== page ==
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I was checking some firewall options and I was uncertain about the difference in performance between an appliance and a solution of "server+software".

I always worked with appliance firewalls but I'd like to know if I can get the same performance using the software option with a robust server.

I need that for an environment with 400+Mbps throughput and 100.000 concurrents sessions but this is just for reference.

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3 Answers

up vote 3 down vote accepted

For the amount of data you'll be pushing, I'd highly recommend getting something like the Cisco ASA 5520. I've used these in the past, and they make a very capable firewall. They can also provide VPN services if you desire. The spec says these can handle up to 450Mbit and 280k sessions.

If you do end up going for a software-based firewall (which is somewhat of a misnomer, as all firewalls are software-based. I digress), I'd highly recommend that you go with something like PFsense. It's BSD-based, so the network and firewall performance and security is as good as it gets for this type of product. I shudder at the thought of using ISA Server to route and inspect 400Mbits...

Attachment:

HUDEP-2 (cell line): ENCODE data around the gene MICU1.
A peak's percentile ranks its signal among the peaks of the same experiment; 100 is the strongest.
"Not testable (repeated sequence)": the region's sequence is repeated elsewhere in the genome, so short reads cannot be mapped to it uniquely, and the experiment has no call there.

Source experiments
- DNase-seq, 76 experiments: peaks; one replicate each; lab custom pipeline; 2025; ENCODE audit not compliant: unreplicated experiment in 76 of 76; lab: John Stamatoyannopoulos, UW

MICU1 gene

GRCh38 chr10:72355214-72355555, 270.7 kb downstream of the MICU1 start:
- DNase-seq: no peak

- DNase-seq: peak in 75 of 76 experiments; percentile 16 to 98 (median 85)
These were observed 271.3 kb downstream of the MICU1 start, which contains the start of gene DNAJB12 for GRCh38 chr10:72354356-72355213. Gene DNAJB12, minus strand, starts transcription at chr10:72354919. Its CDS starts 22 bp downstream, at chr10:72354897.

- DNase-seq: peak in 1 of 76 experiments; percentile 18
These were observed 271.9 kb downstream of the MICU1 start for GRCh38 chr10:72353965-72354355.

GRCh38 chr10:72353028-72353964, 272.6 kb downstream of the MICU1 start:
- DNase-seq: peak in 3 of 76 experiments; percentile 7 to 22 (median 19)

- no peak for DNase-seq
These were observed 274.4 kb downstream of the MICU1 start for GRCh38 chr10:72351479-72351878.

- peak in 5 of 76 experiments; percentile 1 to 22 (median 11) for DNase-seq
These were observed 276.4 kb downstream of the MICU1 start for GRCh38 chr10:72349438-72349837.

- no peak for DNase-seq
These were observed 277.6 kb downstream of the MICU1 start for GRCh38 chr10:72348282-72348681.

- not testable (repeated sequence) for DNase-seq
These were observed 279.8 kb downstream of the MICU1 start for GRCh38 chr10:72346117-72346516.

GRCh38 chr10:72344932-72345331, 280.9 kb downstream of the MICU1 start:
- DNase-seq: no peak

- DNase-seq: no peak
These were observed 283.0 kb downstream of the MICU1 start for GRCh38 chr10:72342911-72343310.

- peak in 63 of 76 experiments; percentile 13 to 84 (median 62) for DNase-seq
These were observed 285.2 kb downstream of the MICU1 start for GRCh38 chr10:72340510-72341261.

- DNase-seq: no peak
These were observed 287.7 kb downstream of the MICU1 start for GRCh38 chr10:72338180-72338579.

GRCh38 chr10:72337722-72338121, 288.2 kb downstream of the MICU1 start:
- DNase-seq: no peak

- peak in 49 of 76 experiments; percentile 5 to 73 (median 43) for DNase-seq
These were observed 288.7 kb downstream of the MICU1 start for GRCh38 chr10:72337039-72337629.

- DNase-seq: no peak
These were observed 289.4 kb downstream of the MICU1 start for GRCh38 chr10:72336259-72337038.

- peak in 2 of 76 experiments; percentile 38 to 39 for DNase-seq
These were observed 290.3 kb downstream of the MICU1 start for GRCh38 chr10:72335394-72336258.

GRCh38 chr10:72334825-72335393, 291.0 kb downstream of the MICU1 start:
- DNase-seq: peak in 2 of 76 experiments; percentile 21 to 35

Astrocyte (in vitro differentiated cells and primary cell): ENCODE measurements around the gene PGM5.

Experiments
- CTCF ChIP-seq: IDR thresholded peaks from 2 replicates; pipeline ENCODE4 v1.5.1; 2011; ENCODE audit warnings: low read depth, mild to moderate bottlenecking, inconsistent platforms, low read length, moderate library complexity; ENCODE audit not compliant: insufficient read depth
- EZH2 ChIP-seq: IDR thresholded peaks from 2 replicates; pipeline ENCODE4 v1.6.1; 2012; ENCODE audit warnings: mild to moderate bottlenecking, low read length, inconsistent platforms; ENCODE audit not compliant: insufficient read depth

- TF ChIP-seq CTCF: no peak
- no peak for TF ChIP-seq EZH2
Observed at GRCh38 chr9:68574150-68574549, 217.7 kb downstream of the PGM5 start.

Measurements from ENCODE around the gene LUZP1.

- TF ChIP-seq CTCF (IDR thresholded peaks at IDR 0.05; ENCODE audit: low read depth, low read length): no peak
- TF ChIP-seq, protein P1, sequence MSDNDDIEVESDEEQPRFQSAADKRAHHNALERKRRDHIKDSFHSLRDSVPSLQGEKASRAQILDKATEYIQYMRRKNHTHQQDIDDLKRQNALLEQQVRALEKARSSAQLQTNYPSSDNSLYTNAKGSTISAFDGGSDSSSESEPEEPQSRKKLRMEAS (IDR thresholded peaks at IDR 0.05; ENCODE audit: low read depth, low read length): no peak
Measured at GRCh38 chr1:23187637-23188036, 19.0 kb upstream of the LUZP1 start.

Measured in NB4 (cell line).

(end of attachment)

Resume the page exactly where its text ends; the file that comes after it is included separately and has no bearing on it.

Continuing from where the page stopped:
Edit, after clarification of question

No generic comparison can be made between a server-based solution and an appliance. There are vast differences in the quality of hardware available for each category. You'll find some "appliances" that are just commodity hardware, cheap network cards, running linux with a nice GUI frontend. Put that appliance up against a quad-core server class-machine with lots of RAM, a couple PCIe cards, and PFsense, there's no question that the server will walk all over the "appliance". Conversely, there are some appliances that employ real hardware ASICs for processing packets. Depending on your packet load and the type of filtering you want to do, these can be very high-performance.

In the end I think you're either going to have to try out some of these solutions to see which will work better for you or possibly contact the vendors directly about specific models.

Like I said, I have a fair amount of experience with both the ASA platform and PFSense. Both platforms have strengths and weaknesses, but in your case, I'd imagine that either would be able to deal just fine with the loads you're expecting.

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No shuddering required. I would suggest that an array of ISA servers would be fully capable of handling this amount of traffic. The idea that an open source product would somehow handle the network load better/more effeciently than ISA, without providing any explanation why you think so, is almost useless information. –  Dscoduc Dec 8 '09 at 19:17
    
I'm sure ISA would be able to handle it to some degree. One would be delusional, though, to think that the ISA platform (regardless of how long it's been around) is a proven routing/firewall platform. *BSD, however, has been proved many many times as being a very capable routing platform. –  EEAA Dec 8 '09 at 20:03